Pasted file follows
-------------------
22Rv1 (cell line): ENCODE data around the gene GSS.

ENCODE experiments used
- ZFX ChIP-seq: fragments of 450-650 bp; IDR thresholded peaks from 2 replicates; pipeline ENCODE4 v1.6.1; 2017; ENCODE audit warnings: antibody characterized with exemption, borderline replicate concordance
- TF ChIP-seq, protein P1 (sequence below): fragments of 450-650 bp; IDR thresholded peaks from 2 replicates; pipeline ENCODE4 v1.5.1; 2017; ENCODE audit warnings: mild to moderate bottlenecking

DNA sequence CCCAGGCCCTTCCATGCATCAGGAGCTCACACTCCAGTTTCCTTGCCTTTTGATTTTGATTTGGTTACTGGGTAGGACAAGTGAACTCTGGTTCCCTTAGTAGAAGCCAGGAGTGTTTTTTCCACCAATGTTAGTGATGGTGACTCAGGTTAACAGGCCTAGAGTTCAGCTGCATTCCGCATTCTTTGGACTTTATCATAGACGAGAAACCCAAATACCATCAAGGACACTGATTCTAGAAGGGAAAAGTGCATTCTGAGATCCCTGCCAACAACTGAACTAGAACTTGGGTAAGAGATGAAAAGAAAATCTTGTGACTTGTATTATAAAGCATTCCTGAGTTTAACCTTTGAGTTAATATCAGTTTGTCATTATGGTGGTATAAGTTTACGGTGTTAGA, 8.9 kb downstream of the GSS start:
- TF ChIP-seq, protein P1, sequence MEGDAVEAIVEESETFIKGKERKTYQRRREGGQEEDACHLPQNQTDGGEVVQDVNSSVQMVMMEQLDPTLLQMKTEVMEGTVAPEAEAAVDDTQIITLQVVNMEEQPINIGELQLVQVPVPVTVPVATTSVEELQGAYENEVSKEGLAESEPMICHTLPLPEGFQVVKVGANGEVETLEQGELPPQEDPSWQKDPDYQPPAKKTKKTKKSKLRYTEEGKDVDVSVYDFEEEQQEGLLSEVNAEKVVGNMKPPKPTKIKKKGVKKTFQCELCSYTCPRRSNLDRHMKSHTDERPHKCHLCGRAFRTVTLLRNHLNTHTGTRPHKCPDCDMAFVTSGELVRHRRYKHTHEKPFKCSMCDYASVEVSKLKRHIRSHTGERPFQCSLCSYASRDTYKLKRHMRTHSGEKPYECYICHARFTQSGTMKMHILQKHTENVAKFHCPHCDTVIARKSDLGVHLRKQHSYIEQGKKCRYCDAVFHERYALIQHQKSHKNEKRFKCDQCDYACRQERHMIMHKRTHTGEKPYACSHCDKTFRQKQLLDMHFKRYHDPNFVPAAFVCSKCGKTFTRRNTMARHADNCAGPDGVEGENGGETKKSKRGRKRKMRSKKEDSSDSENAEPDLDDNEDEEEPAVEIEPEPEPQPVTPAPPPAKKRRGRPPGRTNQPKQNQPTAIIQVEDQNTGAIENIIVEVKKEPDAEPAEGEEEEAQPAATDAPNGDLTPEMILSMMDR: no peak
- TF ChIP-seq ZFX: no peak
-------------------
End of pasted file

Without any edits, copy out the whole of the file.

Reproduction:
22Rv1 (cell line): ENCODE data around the gene GSS.

ENCODE experiments used
- ZFX ChIP-seq: fragments of 450-650 bp; IDR thresholded peaks from 2 replicates; pipeline ENCODE4 v1.6.1; 2017; ENCODE audit warnings: antibody characterized with exemption, borderline replicate concordance
- TF ChIP-seq, protein P1 (sequence below): fragments of 450-650 bp; IDR thresholded peaks from 2 replicates; pipeline ENCODE4 v1.5.1; 2017; ENCODE audit warnings: mild to moderate bottlenecking

DNA sequence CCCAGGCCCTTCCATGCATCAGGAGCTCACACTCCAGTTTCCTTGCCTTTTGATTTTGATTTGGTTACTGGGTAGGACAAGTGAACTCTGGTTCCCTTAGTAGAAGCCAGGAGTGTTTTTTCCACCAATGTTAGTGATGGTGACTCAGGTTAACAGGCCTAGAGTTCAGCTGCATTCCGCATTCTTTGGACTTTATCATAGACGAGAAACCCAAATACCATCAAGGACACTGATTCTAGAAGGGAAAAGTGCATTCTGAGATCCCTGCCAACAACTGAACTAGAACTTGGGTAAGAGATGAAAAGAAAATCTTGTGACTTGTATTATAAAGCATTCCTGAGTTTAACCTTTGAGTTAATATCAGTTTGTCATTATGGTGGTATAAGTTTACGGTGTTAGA, 8.9 kb downstream of the GSS start:
- TF ChIP-seq, protein P1, sequence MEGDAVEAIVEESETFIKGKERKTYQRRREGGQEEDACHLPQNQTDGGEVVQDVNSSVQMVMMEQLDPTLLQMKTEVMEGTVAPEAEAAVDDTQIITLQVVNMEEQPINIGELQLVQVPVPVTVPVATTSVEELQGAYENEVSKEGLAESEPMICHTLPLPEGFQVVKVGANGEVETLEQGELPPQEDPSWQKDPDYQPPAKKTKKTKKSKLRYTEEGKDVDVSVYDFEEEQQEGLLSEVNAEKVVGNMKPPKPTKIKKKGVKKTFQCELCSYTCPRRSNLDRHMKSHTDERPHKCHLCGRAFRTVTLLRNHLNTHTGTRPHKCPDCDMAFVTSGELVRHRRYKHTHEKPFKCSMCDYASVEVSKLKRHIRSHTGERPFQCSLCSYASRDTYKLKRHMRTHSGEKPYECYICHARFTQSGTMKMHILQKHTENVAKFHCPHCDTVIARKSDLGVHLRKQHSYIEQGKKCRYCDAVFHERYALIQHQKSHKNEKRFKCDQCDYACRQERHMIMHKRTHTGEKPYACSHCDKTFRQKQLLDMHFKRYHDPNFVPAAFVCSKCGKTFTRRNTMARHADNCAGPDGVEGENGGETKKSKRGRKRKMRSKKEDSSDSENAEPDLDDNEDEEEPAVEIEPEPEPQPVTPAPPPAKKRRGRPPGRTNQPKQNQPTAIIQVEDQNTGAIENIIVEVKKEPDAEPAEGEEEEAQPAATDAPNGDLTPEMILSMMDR: no peak
- TF ChIP-seq ZFX: no peak